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NOTE: use Perl; is on undef hiatus. You can read content, but you can't post it. More info will be forthcoming forthcomingly.

All the Perl that's Practical to Extract and Report

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  • Neat question. So, I know There's More Than One Way To Do It and all, but which is The Right Way?

    --
    J. David works really hard, has a passion for writing good software, and knows many of the world's best Perl programmers
    • I think the most favoured method says it all. If it is at all possible one should use the injection capabilities of the local MTA in order to avail oneself of its MX lookup, queuing and other capabilities in my opinion - of course that is not to say one shouldn't use Mail::Send or the like that provide an interface to that ...
  • What? No IO::Socket?!?
    • Hey, that's taking the easy way out. IO::Socket is just a convenience wrapper around the raw socket routines.

      perldoc -f socket
      --
      J. David works really hard, has a passion for writing good software, and knows many of the world's best Perl programmers
      • So whats wrong with opening /dev/tcp and using some judicious ioctl on it then ;-}

        /J\
        • /dev/tcp! The luxury! Why, in my day, we had to compose Ethernet frames by hand and fiddle with network card I/O ports to get anything sent. And there weren't none of this full duplex nonsense back then, either. You young whippersnappers....

          --

          -- 
          Esli epei eto cumprenan, shris soa Sfaha.
          Aettot ibrec epesecoth, spakhea scrifeteis.

          • Re:Way to easy (Score:2, Interesting)

            I once wrote code to transmit 16 data streams in parallel using a parallel IO port which had each of the 16 bits connected to a different channel. The parallel port had to be written at the right times to generate the start and end of each bit. The bit stream for each port had to be modified to ensure that there were never more than 4 consecutive bits the same. Clock times for the processor were measured in Khz.

            This code was used to send updates to traffic light controllers. I don't know if they are s
          • Don't laugh. I worked at CERN on the safety systems for one on the large experiments. Local monitoring of the devices were done with small, VME and M68k based processor cards that they had stripped from some ancient, earlier experiment. These things should be in a museum.

            The good news was that they had a built-in Ethernet chip. The bad news was that they did not have enough RAM to load the TCP/IP drivers. Rather then install more RAM, the obvious (!) solution was for the safety system to just drive th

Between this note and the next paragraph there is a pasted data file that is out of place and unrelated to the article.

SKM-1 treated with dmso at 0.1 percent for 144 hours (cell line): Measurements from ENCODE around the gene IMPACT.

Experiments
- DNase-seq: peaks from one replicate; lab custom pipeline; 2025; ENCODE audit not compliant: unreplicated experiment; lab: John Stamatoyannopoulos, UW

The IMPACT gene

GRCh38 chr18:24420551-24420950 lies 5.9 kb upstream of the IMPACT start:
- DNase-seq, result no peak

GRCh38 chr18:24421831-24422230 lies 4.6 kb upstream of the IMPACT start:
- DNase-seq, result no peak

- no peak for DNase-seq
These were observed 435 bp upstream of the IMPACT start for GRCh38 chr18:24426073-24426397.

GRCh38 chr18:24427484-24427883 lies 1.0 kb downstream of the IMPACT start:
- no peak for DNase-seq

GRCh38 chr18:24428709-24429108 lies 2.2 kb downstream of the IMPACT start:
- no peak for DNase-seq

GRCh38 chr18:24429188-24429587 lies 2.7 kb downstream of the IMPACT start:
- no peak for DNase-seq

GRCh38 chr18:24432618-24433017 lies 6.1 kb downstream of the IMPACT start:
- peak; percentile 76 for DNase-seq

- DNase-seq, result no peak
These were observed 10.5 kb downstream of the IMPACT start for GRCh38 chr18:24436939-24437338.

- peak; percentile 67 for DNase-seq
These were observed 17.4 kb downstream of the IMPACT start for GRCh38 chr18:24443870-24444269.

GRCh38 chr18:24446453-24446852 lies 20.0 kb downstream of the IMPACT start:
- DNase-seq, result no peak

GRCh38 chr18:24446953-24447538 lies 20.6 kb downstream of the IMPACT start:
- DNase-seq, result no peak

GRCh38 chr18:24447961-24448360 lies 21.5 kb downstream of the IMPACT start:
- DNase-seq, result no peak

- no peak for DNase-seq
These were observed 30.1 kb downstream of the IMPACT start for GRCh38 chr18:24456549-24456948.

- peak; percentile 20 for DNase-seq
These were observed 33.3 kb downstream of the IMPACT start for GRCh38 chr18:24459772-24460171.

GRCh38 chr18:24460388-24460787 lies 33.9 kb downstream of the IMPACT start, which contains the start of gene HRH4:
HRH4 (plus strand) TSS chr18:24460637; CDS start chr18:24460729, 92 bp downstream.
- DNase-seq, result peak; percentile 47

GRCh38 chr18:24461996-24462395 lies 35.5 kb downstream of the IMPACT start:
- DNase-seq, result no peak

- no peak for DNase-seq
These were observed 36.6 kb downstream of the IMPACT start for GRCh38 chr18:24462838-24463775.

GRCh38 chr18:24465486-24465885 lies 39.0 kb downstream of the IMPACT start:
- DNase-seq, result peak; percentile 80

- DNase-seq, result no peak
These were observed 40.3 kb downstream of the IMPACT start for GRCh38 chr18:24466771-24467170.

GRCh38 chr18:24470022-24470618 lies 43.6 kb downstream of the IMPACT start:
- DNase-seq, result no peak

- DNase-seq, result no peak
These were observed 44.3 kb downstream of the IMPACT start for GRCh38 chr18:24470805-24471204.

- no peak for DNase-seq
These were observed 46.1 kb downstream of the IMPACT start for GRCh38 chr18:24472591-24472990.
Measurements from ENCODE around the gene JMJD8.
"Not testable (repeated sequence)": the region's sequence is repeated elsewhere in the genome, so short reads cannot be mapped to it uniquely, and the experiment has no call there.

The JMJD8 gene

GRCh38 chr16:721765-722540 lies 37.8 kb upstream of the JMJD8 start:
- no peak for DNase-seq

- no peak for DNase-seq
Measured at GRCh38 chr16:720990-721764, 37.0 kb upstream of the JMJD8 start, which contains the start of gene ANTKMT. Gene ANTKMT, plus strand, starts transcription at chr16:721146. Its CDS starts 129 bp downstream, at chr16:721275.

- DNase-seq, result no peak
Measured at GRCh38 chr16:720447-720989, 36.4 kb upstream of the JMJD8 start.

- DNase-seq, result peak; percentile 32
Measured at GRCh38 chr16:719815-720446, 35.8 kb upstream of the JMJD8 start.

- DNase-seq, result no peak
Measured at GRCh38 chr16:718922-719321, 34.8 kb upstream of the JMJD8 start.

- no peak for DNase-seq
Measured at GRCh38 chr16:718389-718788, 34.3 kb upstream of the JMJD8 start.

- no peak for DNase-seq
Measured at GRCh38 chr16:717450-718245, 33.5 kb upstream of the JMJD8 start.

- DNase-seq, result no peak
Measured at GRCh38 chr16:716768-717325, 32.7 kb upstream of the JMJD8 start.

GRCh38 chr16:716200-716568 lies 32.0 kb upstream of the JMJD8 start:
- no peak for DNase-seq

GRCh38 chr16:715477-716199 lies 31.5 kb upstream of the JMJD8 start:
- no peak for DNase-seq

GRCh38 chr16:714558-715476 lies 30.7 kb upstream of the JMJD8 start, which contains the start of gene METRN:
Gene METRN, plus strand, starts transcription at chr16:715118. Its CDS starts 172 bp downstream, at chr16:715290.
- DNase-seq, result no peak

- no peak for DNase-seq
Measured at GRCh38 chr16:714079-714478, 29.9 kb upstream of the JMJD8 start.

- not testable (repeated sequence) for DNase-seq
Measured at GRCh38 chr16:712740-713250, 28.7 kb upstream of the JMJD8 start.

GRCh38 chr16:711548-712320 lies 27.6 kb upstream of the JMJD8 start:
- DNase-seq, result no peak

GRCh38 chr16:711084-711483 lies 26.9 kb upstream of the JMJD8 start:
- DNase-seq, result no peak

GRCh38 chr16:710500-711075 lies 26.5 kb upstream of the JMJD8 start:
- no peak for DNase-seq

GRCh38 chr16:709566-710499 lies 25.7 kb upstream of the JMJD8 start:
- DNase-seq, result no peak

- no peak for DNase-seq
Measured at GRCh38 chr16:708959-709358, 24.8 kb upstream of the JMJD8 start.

• AOL 7.0!!!

    All my friends are on AOL!

    ;-)

  • Why isn't Mail::Mailer on here? That's what I've been using. Is it obsolete and I should move on to another module?
    • Mail::Mailer and Mail::Send are basically the same thing, and are both in MailTools. I suppose it could just say "MailTools" ...
      • Pudge, this has been very enlightening. Please consider having more polls like this in the future. It may be that TMTOWTDI, but I like knowing I've picked a solution that lots of smart people picked, too.

        --
        J. David works really hard, has a passion for writing good software, and knows many of the world's best Perl programmers
  • MIME::Lite!

    I love it:

    my $msg=MIME::Lite->new(
      From => $hr->{'email'},
      To => ADMINISTRATOR_EMAIL,
      Subject => "New Applicant",
      Type => 'TEXT',
      Data => "The application for $hr->{'name'} is attached to this email message in HTML format.\nOpen it in your web browser to view or print.",
    );
           
    $msg->attach(
      Type => "text/html",
      Data => $app,
      Disposition => 'attachment',
      Filename =>'ap
    • MIME::Lite uses sendmail (by default). You can also tell it to send mail by SMTP (uses Net::SMTP) or provide your own handler (a subroutine ref) using whatever method you choose.
  • Not all of us are lucky enough to have ISPs who run decent operating systems :-)
  • Besides the fact that I use Mime::Lite for the majority of my tasks where I need to send email from an application, I also don't trust Javamail to get the job done.

    More than one occasion I have run into issues where Javamail never emitted any sort of error but the email did not get sent.

    My solution: have Java hand email requests off to Perl through a database.

    create table email_request (
    email_request_id serial not null primary key,
    subject text not null,
    message tex

    --
    Peter L. Berghold -- Unix Professional